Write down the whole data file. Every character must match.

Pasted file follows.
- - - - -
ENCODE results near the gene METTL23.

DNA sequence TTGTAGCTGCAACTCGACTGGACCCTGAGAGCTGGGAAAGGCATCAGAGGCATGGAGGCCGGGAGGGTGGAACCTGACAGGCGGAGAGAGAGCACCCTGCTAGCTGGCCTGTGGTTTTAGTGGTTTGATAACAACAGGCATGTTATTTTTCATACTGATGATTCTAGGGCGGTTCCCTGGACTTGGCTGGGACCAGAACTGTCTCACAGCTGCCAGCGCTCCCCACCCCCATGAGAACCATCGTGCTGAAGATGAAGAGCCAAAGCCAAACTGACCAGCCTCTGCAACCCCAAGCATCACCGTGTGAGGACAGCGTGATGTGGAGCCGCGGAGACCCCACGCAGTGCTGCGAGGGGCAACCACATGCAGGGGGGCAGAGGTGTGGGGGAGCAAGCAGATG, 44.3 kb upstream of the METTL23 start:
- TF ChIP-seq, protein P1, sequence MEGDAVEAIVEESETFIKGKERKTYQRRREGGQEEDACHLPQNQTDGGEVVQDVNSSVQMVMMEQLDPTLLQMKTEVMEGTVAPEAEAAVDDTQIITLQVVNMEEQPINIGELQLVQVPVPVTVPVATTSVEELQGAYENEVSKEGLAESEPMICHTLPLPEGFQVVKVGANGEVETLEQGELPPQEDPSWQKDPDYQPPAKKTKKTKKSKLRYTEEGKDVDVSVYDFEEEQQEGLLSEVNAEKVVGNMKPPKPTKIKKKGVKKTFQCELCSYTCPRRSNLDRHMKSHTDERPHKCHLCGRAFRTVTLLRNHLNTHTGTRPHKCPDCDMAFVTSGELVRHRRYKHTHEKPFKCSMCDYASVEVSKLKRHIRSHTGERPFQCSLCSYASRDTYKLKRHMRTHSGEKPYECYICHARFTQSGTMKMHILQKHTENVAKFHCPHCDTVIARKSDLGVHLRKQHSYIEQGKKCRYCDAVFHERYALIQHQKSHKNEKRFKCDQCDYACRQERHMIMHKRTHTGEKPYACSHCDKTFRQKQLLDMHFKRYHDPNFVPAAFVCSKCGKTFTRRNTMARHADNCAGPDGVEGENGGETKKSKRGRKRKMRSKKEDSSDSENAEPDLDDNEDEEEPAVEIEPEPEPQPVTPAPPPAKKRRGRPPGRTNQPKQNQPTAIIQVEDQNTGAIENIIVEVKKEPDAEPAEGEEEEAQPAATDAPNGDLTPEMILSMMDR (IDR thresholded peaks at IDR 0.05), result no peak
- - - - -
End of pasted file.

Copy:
ENCODE results near the gene METTL23.

DNA sequence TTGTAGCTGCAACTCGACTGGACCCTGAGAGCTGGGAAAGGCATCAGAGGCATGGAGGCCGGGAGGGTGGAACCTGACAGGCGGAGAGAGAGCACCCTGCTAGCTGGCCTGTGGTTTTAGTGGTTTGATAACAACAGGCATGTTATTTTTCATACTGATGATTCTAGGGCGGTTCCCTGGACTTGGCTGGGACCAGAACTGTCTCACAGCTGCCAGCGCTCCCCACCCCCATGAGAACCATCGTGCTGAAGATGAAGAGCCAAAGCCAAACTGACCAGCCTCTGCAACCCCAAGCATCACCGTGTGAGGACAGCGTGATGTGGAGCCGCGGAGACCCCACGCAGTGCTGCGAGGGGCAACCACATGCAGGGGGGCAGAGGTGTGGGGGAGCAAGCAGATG, 44.3 kb upstream of the METTL23 start:
- TF ChIP-seq, protein P1, sequence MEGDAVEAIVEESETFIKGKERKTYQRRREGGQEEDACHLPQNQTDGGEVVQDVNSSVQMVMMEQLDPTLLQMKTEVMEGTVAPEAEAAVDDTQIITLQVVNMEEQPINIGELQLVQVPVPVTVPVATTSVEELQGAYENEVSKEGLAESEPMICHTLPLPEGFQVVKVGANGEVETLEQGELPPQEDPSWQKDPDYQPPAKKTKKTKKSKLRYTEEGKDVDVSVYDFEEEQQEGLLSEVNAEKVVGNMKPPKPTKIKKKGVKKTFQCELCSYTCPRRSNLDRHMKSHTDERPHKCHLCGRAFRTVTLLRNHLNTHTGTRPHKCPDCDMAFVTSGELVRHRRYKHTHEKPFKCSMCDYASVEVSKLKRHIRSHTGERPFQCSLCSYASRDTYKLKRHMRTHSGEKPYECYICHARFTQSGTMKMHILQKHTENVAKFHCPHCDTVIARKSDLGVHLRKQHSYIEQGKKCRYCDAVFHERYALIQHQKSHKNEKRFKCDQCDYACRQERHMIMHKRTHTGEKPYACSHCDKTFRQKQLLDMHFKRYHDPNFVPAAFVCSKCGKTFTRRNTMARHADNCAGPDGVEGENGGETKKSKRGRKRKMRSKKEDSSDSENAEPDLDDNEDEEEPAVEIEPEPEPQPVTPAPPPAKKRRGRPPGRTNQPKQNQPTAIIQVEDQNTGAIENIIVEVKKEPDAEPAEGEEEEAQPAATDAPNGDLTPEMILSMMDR (IDR thresholded peaks at IDR 0.05), result no peak